On March 24, 100 Chinese fishing vessels were reported fishing in Malaysian waters off Miri, Sarawak. Frequent intrusions by Chinese coastguard vessels and fisheries protection vessels into Malaysia’s exclusive economic zone have been observed in recent months.
China’s actions in the hallways of diplomacy are also troubling. A meeting in Kunming ( 昆明 ) on June 14 between Asean and China, to commemorate 25 years of dialogue between the two parties, ended in disarray. China used its leverage with Cambodia and Laos to block a joint statement by Asean, after Asean ministers had reached an agreement to issue the statement expressing “serious concerns” over the South China Sea disputes which “have eroded trust and confidence, increased tensions and which may have the potential to undermine peace, security and stability” in the region.
The discord within Asean became publicly known because Malaysia issued the statement, only to withdraw it later, reportedly because of frustration that the Asean decision was blocked by Chinese lobbying of some Asean governments.
These developments have occurred even as China is emerging as the leading trading partner and key investor in Southeast Asian economies. Southeast Asia’s historical experience is that the region would be seen by China as part of its zone of influence, just as Southeast Asian kingdoms had welcomed tributary relationships with China in the pre-colonial era. While their economic interests suggest that these states would align with a rising China, the divergent perspectives on the South China Sea have led maritime Southeast Asian states paradoxically to strengthen their ties with the United States.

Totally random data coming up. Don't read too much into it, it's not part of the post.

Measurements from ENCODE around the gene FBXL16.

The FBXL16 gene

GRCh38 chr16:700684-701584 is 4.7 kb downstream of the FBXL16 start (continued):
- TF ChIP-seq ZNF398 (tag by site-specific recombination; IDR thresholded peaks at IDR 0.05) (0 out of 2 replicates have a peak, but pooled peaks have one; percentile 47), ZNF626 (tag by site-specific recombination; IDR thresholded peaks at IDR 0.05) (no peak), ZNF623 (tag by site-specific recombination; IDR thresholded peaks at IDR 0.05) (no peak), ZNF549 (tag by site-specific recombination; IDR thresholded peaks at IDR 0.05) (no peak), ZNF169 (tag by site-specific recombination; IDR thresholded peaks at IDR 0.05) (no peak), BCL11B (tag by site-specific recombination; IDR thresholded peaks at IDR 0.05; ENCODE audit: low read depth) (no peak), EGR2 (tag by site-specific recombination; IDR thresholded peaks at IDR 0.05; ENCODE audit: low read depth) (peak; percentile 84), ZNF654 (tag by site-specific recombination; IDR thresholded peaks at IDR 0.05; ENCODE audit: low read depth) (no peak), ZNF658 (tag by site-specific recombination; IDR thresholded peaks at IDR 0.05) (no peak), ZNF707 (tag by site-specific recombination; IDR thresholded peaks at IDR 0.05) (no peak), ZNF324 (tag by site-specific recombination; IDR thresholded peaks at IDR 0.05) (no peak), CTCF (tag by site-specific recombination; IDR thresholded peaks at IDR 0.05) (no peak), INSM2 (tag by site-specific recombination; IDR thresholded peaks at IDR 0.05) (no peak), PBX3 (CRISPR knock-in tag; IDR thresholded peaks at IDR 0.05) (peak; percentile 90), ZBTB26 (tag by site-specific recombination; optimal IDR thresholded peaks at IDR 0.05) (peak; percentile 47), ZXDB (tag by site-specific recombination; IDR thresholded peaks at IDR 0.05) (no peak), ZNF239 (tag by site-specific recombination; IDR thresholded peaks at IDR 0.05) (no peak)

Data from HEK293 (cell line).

The political reality is that Southeast Asian states do not pose a threat to China. A rising China which asserts its interests in the South China Sea will increase their wariness of China, even as economic linkages bind the region to it.
Historically, threats to Chinese regimes came from the open spaces of Central Asia, west of China. Although the Soviet Union was regarded as the primary threat after the Sino-Soviet split in 1964, China’s growing confidence in its relationship with Russia in recent years has lowered China’s land-based threat perception. President Vladimir Putin’s visit to China last month to commemorate the 15th anniversary of the Sino-Russian treaty of friendship, his fourth since Xi Jinping (習近平) assumed the Chinese presidency in 2013, was accompanied by a flurry of trade and investment deals and warm exchanges between the two leaders.
Today, the primary risks on China’s western borders are from separatist elements in the Uygur community as well as from Tibetan demands for independence. These pressures are domestic and limited in impact, although the Islamic State may take advantage of Uygur Islamic sentiments as part of its global jihad.
China’s leaders recognise that the only power with the capacity to threaten them is the United States, the sole superpower, which has a network of alliances in the Asia-Pacific. American naval and air power dominates the western Pacific. These concerns have led China to focus eastwards towards the Pacific. China’s assertion of its claims in the East and South China Seas reflect these maritime interests.
While the ruling of the Permanent Court of Arbitration was clearly against China, it is not enforceable. But the tribunal’s decision will heighten tensions within Asean. It increases the likelihood that China will exert more pressure on the claimant states to negotiate on a bilateral basis and give due recognition to China’s interests. Next week’s annual meeting of Asean foreign ministers in Vientiane will demonstrate China’s leverage on Asean states.
Barry Desker is distinguished fellow with the S. Rajaratnam School of International Studies at Nanyang Technological University, Singapore